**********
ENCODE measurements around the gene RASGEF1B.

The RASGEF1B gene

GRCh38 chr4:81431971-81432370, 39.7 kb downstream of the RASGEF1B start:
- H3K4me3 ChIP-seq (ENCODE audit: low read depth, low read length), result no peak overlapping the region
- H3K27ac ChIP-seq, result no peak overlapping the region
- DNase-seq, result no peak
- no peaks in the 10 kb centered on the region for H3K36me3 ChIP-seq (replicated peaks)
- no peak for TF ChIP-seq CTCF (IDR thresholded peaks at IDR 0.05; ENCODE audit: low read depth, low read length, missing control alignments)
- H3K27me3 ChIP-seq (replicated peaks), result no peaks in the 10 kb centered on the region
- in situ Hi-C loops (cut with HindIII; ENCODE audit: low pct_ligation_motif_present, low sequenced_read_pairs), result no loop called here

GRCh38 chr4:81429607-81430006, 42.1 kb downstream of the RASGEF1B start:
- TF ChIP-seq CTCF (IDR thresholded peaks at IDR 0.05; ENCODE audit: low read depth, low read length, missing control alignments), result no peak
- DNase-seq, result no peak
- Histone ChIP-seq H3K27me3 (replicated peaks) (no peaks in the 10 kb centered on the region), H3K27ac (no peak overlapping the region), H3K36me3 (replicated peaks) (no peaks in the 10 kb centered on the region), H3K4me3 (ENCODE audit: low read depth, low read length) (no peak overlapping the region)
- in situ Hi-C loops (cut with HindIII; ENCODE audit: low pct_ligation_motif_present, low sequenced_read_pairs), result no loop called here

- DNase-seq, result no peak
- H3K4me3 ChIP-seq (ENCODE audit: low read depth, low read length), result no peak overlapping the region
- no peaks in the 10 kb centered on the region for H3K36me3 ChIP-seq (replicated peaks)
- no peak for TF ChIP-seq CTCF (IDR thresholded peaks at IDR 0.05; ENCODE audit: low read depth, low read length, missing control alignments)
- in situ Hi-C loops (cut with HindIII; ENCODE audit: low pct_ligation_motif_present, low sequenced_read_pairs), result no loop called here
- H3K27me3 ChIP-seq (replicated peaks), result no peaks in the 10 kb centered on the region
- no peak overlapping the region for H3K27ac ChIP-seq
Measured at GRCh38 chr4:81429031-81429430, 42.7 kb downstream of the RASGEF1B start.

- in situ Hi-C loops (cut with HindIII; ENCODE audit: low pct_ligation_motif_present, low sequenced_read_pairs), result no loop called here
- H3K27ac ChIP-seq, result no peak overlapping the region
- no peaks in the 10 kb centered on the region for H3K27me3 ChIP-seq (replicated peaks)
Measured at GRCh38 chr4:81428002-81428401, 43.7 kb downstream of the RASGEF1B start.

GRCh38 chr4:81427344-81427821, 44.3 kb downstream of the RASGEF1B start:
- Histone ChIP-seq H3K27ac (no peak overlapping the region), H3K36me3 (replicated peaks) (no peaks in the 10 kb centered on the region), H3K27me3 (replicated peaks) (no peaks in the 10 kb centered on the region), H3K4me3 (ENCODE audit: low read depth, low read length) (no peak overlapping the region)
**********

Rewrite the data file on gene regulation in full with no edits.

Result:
ENCODE measurements around the gene RASGEF1B.

The RASGEF1B gene

GRCh38 chr4:81431971-81432370, 39.7 kb downstream of the RASGEF1B start:
- H3K4me3 ChIP-seq (ENCODE audit: low read depth, low read length), result no peak overlapping the region
- H3K27ac ChIP-seq, result no peak overlapping the region
- DNase-seq, result no peak
- no peaks in the 10 kb centered on the region for H3K36me3 ChIP-seq (replicated peaks)
- no peak for TF ChIP-seq CTCF (IDR thresholded peaks at IDR 0.05; ENCODE audit: low read depth, low read length, missing control alignments)
- H3K27me3 ChIP-seq (replicated peaks), result no peaks in the 10 kb centered on the region
- in situ Hi-C loops (cut with HindIII; ENCODE audit: low pct_ligation_motif_present, low sequenced_read_pairs), result no loop called here

GRCh38 chr4:81429607-81430006, 42.1 kb downstream of the RASGEF1B start:
- TF ChIP-seq CTCF (IDR thresholded peaks at IDR 0.05; ENCODE audit: low read depth, low read length, missing control alignments), result no peak
- DNase-seq, result no peak
- Histone ChIP-seq H3K27me3 (replicated peaks) (no peaks in the 10 kb centered on the region), H3K27ac (no peak overlapping the region), H3K36me3 (replicated peaks) (no peaks in the 10 kb centered on the region), H3K4me3 (ENCODE audit: low read depth, low read length) (no peak overlapping the region)
- in situ Hi-C loops (cut with HindIII; ENCODE audit: low pct_ligation_motif_present, low sequenced_read_pairs), result no loop called here

- DNase-seq, result no peak
- H3K4me3 ChIP-seq (ENCODE audit: low read depth, low read length), result no peak overlapping the region
- no peaks in the 10 kb centered on the region for H3K36me3 ChIP-seq (replicated peaks)
- no peak for TF ChIP-seq CTCF (IDR thresholded peaks at IDR 0.05; ENCODE audit: low read depth, low read length, missing control alignments)
- in situ Hi-C loops (cut with HindIII; ENCODE audit: low pct_ligation_motif_present, low sequenced_read_pairs), result no loop called here
- H3K27me3 ChIP-seq (replicated peaks), result no peaks in the 10 kb centered on the region
- no peak overlapping the region for H3K27ac ChIP-seq
Measured at GRCh38 chr4:81429031-81429430, 42.7 kb downstream of the RASGEF1B start.

- in situ Hi-C loops (cut with HindIII; ENCODE audit: low pct_ligation_motif_present, low sequenced_read_pairs), result no loop called here
- H3K27ac ChIP-seq, result no peak overlapping the region
- no peaks in the 10 kb centered on the region for H3K27me3 ChIP-seq (replicated peaks)
Measured at GRCh38 chr4:81428002-81428401, 43.7 kb downstream of the RASGEF1B start.

GRCh38 chr4:81427344-81427821, 44.3 kb downstream of the RASGEF1B start:
- Histone ChIP-seq H3K27ac (no peak overlapping the region), H3K36me3 (replicated peaks) (no peaks in the 10 kb centered on the region), H3K27me3 (replicated peaks) (no peaks in the 10 kb centered on the region), H3K4me3 (ENCODE audit: low read depth, low read length) (no peak overlapping the region)